German airliner fell 4,000 feet per minute before crashing in Alps

by Will Hall |

(REUTERS/Jean-Paul Pelissier)French Police and Gendarmerie Alpine rescue units gather on a field as they prepare to reach the crash site of an Airbus A320, near Seyne-les-Alpes, in the French Alps, March 24, 2015. An Airbus plane operated by Lufthansa's Germanwings budget airline, en route from Barcelona to Duesseldorf, crashed in a remote snowy area of the French Alps on Tuesday killing all 150 on board including 16 schoolchildren.

DIGNE, France (Christian Examiner) – Germanwings Flight 9525 from Barcelona, Spain, to Duesseldorf, Germany, crashed in a remote area of the French Alps, with the airline reporting 144 passengers and six crew members aboard.

(CNN/screen capture)The red line shows a fairly steady aircraft speed throughout the flight. However, the blue line shows a rapid rate of descent during the last 8 minutes of flight. The steady speed and the stable, but high, drop in altitude implies controlled flight, which puzzles investigators.

Initial reports indicate the plane dropped from an altitude of about 38,000 feet to an elevation of slightly more than 6,000 feet in the mountains in a period of about 8 minutes—a descent rate of 4,000 feet per minute, with no sign of abatement before the aircraft hit the earth.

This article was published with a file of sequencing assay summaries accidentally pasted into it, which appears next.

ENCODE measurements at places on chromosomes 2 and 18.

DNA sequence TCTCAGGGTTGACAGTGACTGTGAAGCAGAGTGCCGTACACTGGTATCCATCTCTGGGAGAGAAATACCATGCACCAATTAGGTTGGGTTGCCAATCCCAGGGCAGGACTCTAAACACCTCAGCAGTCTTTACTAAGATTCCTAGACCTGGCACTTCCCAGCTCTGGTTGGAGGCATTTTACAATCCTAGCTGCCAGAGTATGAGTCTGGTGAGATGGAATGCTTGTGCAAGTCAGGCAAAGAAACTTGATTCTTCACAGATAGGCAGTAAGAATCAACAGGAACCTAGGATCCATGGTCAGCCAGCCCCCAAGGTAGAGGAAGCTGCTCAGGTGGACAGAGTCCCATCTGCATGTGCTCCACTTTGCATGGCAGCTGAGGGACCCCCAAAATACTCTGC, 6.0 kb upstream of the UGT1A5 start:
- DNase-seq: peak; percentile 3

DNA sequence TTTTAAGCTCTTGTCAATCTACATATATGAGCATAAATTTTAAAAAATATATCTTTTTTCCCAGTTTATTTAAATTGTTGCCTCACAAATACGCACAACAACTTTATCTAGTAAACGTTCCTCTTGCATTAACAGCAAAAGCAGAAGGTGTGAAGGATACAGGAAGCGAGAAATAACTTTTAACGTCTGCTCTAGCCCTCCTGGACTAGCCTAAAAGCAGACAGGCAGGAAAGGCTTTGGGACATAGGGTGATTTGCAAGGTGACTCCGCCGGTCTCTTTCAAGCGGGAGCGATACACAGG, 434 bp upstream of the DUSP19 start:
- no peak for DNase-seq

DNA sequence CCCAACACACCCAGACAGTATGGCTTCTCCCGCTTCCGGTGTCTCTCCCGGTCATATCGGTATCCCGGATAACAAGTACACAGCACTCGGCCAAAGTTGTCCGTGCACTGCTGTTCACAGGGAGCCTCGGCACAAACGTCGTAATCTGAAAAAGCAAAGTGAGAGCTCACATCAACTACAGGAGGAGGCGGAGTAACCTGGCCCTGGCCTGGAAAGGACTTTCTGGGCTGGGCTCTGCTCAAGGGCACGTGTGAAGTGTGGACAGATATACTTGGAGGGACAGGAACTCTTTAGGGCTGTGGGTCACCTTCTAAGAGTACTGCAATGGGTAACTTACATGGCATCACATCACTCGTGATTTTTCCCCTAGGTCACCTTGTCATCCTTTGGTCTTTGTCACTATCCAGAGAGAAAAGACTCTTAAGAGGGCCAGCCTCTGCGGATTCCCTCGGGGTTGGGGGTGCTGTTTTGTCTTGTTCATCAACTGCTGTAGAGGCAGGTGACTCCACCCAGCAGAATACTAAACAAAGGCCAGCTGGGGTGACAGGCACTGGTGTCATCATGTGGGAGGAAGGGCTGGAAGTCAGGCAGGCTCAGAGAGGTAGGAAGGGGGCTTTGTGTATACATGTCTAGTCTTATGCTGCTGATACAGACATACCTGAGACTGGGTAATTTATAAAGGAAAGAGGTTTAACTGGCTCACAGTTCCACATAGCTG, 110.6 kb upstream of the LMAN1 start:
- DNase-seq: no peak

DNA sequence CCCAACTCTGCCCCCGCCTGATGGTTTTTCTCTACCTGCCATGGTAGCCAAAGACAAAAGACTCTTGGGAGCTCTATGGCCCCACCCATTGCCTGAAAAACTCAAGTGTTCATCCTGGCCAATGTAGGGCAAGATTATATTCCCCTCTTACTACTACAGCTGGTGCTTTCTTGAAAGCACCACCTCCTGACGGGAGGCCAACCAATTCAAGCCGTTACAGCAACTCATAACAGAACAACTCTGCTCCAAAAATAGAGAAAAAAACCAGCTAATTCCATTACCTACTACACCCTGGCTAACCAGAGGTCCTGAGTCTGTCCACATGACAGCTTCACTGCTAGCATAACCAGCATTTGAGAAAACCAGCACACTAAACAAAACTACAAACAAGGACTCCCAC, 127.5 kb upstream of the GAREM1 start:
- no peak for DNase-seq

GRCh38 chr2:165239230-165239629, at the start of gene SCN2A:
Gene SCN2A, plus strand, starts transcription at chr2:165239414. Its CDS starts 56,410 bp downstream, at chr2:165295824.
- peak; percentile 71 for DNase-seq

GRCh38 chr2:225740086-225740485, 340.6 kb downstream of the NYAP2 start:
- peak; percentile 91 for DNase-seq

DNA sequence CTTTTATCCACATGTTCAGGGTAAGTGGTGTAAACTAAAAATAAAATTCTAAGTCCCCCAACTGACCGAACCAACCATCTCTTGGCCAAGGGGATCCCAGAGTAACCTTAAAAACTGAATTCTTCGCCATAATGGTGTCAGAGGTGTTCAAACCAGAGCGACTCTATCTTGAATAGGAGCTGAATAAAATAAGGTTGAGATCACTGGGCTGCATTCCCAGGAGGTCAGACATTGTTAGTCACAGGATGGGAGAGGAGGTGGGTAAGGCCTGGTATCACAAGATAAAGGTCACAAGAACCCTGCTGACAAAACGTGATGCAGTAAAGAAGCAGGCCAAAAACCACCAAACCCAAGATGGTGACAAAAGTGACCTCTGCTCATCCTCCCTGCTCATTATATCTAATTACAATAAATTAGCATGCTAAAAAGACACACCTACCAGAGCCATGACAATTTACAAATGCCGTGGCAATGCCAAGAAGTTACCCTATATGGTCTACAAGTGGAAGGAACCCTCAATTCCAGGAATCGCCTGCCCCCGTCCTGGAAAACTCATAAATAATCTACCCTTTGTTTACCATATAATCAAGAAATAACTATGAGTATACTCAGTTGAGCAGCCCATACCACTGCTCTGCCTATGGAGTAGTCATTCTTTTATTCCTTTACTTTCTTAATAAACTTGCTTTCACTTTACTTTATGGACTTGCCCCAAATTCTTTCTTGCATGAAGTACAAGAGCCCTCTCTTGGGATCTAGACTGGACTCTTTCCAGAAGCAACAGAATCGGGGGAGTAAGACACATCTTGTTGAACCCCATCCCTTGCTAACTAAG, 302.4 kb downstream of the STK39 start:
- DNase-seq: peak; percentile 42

Germanwings Chief Executive Thomas Winkelmann said at a news conference that 67 Germans were among the dead, and that two babies were aboard. Germanwings is the low-cost subsidiary of Germany's Lufthansa Airline.

Spain's deputy prime minister said 45 passengers had Spanish names, Reuters is reporting.

Although the pilots made an emergency broadcast, they did not identify the nature of the emergency, according to various media reports.

Lufthansa's CEO Carsten Spohr tweeted that officials "do not yet know what has happened" and extended his "deepest sympathy to the families and crew."

"If our fears are confirmed, he said, "this is a dark day for Lufthansa. We hope to find survivors."